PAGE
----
It makes absolutely no sense, but I have always been resistant to the allure of New Orleans. I think it’s a kind of character flaw, a stubborn desire to defy easy assumptions. Friends would say to me, “You haven’t been to New Orleans? Oh, you’re going to love it. It’s so...you.” It’s true: I love jazz, eccentric characters, food, the occasional drink or three — so why in the world wouldn’t I love a town that is steeped in these?
I guess I got hung up on the image of drunken frat boys wandering Bourbon Street with their massive “go cups,” and sloppy girls lifting their T-shirts in exchange for gaudy beads. And, OK, that is definitely a part of New Orleans, in the same way all the other clichéd images of New Orleans are true: beignets at Café du Monde, paddle-wheelers on the Mississippi, brass bands in Jackson Square, voodoo in the air, second line parades down Rue Royale, the gothic eeriness of crypt-filled cemeteries...
The thing about New Orleans is that these moments live are so much more interesting and atmospheric than their legends. And they scratch at the deep mysteries of this city like a moss-draped oak tapping at a storm-darkened windowpane.
New Orleans has often been called the “northernmost Caribbean city in the world.” Its flavor is influenced by more than 400 years of cultural jambalaya. American Indians, the French, the Spanish, the British, African slaves, former Canadian fur traders and gold-rush prospectors, the Civil War and Reconstruction — they all left their mark. There is more poverty and violence in New Orleans than there should be, and the damage wrought by Katrina has left scars that will mark the city’s inhabitants forever.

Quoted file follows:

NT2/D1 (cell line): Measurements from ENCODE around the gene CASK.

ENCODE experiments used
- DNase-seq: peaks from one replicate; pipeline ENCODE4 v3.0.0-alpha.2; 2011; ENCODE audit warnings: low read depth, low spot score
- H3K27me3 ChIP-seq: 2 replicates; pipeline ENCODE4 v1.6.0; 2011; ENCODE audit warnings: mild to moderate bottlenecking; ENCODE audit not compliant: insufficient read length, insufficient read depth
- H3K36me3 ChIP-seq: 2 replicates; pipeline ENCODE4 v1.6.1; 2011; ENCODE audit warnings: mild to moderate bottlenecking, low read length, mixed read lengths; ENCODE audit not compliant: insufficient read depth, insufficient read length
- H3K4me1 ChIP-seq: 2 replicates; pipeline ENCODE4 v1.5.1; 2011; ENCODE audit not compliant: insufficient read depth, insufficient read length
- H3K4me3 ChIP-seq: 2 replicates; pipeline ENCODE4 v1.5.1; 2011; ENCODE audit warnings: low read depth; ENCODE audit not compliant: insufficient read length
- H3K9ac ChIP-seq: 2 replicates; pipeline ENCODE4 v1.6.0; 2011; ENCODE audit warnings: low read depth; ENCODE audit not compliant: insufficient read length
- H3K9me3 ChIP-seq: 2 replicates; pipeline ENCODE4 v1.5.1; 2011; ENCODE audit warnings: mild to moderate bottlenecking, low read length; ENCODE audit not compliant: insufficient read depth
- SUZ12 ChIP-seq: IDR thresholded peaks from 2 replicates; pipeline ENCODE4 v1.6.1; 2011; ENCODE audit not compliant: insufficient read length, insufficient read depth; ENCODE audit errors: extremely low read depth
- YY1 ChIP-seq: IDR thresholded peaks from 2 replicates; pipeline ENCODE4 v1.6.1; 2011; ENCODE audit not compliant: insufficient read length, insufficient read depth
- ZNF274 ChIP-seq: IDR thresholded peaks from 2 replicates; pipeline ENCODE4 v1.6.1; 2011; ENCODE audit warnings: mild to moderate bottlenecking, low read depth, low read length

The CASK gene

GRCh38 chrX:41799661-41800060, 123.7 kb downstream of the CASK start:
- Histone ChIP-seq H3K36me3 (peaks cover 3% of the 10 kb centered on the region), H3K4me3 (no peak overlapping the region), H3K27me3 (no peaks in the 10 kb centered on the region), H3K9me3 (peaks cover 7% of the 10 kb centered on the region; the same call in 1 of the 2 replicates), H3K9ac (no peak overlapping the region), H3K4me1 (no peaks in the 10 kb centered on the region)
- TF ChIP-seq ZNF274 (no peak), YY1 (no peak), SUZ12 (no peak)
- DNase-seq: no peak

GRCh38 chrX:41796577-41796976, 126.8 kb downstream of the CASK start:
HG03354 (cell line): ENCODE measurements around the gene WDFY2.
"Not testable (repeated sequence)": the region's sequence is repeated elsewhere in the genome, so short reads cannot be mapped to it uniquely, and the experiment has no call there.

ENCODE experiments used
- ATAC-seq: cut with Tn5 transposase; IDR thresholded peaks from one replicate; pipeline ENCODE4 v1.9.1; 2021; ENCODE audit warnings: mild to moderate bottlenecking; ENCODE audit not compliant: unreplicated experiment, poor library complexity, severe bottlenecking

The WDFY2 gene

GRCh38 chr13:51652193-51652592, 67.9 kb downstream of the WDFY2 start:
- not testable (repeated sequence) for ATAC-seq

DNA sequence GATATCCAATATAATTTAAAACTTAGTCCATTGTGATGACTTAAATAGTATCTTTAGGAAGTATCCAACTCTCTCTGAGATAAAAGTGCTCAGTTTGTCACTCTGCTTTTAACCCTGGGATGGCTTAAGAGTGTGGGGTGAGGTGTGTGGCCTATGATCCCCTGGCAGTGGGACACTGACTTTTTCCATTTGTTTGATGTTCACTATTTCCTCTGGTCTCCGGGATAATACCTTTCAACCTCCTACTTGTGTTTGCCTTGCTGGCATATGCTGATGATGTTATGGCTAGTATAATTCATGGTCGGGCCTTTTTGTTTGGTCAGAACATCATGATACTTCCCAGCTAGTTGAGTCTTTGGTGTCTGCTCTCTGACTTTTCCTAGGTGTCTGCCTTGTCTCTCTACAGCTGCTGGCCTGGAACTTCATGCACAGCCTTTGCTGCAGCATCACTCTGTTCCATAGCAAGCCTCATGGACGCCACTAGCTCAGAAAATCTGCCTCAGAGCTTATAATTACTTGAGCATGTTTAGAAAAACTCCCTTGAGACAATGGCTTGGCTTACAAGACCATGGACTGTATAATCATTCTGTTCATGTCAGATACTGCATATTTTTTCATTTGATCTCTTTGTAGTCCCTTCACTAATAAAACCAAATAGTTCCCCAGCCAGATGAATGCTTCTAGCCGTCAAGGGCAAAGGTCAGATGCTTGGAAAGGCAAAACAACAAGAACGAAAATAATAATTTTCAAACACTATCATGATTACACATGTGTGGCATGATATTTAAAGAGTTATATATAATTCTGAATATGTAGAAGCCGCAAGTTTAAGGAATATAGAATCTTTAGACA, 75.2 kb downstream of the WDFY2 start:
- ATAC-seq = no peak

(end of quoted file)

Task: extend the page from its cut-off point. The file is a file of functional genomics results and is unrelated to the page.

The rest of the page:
A look at the New Orleans area on Google Earth tells the story. One of the busiest ports in the world, New Orleans is not on any ocean but nearly 100 miles from the Gulf of Mexico, and at the tail end of the 2,320-mile-long Mississippi River. To the south of the city, the fibrous ganglia of the bayous reach out toward the Gulf of Mexico. To the north lies massive Lake Pontchartrain, the second-largest inland saltwater estuary in the United States. To the east are the Rigolets, a tidal strait that connects Lake Pontchartrain to Lake St. Catherine and Lake Borgne, a saltwater lagoon in the Gulf of Mexico. Water is the lifeblood of New Orleans, and its geography — low topography, lots of water, a hurricane hot spot — has been its fate.